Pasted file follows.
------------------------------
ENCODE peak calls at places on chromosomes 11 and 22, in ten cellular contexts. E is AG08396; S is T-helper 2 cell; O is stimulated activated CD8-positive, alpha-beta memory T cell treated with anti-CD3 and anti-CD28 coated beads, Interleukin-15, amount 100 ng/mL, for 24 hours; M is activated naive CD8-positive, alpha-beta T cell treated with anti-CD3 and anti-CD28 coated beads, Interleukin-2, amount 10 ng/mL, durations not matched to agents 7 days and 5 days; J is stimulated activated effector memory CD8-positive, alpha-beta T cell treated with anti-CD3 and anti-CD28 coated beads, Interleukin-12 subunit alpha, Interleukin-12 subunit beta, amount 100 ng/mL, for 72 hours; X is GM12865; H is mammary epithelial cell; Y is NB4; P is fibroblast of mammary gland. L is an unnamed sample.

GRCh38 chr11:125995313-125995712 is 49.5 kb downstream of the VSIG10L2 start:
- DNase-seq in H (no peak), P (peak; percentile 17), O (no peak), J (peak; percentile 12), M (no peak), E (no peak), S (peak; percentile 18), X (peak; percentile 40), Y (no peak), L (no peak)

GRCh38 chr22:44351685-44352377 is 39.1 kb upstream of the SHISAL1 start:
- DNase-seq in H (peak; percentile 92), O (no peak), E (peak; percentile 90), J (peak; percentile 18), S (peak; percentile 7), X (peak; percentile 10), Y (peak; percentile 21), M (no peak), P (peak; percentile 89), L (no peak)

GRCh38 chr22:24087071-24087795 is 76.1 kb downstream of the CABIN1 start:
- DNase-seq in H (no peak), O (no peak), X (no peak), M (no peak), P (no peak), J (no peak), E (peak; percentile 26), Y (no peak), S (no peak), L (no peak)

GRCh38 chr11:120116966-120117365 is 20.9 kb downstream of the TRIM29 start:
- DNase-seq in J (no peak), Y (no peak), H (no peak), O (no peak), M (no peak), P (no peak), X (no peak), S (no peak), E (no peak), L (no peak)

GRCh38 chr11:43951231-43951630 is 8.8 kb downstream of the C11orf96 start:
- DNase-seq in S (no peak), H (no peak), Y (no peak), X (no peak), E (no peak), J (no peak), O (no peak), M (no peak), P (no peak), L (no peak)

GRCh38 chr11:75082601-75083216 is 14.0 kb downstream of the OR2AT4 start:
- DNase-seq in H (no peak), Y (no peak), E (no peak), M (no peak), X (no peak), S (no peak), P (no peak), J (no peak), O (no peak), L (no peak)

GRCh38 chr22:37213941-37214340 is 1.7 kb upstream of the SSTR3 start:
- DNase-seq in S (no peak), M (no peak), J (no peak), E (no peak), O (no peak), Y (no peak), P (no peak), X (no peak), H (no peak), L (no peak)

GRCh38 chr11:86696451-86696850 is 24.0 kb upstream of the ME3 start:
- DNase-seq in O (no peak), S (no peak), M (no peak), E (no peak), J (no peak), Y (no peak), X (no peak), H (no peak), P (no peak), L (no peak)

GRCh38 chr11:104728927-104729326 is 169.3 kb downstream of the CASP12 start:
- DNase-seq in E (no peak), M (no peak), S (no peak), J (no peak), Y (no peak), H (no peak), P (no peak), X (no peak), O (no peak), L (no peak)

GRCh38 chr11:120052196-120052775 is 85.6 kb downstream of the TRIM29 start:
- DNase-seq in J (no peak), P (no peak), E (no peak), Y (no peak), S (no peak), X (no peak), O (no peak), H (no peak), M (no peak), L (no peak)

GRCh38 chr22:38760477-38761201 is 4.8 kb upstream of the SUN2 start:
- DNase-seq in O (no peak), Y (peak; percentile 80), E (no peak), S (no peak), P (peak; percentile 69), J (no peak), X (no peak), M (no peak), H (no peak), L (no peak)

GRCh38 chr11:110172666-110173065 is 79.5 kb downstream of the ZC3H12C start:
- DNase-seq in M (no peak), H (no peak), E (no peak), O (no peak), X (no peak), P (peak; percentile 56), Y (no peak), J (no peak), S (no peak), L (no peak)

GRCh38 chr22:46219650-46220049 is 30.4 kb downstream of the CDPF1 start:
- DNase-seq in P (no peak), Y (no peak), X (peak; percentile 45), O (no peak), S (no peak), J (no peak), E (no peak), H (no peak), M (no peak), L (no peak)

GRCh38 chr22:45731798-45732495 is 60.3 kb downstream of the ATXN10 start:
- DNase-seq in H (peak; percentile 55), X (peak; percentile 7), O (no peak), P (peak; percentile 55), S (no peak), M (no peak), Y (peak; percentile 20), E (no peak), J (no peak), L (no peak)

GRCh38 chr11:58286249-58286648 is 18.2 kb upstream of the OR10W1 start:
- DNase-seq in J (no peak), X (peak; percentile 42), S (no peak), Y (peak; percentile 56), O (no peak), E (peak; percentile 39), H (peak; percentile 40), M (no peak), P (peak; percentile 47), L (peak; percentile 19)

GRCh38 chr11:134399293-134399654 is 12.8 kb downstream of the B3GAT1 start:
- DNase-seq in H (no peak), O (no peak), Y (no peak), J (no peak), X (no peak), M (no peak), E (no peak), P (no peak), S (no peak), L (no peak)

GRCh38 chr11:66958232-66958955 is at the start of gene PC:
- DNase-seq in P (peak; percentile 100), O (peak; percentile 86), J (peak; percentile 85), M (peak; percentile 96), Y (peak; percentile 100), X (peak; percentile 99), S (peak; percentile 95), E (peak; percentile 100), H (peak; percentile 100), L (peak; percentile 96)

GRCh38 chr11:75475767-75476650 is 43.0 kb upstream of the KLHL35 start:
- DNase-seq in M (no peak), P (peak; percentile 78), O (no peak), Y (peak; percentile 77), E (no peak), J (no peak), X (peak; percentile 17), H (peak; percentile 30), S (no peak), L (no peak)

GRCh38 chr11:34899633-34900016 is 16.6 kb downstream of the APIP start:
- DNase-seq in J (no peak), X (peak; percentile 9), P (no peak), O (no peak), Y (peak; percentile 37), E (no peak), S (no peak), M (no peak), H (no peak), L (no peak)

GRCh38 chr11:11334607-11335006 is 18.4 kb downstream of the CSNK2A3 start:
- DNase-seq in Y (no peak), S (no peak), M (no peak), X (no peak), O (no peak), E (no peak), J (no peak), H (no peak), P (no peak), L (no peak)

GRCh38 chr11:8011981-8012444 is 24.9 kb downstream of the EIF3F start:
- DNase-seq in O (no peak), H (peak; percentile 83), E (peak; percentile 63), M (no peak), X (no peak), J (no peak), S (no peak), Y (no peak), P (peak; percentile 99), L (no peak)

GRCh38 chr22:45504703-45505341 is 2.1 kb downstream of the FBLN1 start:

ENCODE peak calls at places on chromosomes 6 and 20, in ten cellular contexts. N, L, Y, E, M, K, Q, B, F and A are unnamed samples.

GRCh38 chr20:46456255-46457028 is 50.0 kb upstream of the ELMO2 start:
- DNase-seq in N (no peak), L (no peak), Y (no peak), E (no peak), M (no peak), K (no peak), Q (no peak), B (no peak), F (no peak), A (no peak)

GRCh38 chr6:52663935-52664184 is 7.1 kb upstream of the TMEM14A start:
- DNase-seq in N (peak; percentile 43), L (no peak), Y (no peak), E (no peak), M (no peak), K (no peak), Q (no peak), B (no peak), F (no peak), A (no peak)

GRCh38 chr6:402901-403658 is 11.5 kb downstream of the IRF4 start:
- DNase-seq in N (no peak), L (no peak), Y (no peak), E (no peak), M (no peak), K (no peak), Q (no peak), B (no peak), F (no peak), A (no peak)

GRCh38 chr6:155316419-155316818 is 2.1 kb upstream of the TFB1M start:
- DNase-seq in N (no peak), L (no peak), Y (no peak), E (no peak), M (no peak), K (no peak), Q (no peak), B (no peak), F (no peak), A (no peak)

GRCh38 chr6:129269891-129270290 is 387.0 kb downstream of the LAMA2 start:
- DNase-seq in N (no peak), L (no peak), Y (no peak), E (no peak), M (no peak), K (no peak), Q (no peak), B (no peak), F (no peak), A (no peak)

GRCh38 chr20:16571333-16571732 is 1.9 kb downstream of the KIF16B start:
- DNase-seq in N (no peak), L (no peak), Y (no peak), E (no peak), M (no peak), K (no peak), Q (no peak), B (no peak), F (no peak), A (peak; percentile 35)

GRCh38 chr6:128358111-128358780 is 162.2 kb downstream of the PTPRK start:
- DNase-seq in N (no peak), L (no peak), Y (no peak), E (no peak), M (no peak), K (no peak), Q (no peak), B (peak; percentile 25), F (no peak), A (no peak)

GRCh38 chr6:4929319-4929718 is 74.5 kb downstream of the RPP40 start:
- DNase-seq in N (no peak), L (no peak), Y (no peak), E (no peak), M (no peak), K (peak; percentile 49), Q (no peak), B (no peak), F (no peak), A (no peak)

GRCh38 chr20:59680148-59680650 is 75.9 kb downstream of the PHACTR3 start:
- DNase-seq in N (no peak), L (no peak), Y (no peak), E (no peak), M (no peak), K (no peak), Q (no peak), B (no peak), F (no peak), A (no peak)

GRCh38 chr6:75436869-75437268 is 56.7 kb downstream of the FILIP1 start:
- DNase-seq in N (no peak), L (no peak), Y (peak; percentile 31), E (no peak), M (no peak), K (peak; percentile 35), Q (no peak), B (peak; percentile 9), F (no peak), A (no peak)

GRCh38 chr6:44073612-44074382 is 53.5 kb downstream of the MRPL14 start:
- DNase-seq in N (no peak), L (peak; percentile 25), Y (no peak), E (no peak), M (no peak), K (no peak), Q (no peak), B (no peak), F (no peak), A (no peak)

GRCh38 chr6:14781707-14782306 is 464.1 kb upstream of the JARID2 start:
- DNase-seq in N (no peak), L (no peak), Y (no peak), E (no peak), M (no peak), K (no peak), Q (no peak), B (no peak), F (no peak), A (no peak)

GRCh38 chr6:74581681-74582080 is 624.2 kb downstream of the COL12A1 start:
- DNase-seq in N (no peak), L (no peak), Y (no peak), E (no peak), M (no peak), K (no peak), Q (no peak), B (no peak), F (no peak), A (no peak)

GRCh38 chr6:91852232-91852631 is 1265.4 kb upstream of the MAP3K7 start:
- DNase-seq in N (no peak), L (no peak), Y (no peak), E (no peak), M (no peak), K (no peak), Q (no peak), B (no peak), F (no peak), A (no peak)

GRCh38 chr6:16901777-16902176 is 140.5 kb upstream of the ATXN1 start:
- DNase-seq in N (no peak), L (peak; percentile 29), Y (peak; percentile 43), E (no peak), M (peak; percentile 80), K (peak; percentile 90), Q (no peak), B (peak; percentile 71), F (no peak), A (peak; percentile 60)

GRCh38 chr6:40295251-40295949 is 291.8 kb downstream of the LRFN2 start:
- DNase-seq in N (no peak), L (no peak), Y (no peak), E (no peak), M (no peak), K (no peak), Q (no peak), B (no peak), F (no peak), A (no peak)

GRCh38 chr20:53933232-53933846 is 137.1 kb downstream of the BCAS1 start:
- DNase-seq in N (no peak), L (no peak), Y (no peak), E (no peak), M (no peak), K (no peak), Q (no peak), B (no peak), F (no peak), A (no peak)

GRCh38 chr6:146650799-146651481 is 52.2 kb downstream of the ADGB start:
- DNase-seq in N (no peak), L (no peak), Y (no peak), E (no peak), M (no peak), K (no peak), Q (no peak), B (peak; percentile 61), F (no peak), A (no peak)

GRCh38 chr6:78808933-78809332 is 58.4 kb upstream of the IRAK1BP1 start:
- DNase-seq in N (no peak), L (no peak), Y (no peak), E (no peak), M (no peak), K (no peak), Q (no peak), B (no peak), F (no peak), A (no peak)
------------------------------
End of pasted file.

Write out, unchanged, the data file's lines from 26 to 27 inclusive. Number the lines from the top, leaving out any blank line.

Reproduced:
GRCh38 chr22:46219650-46220049 is 30.4 kb downstream of the CDPF1 start:
- DNase-seq in P (no peak), Y (no peak), X (peak; percentile 45), O (no peak), S (no peak), J (no peak), E (no peak), H (no peak), M (no peak), L (no peak)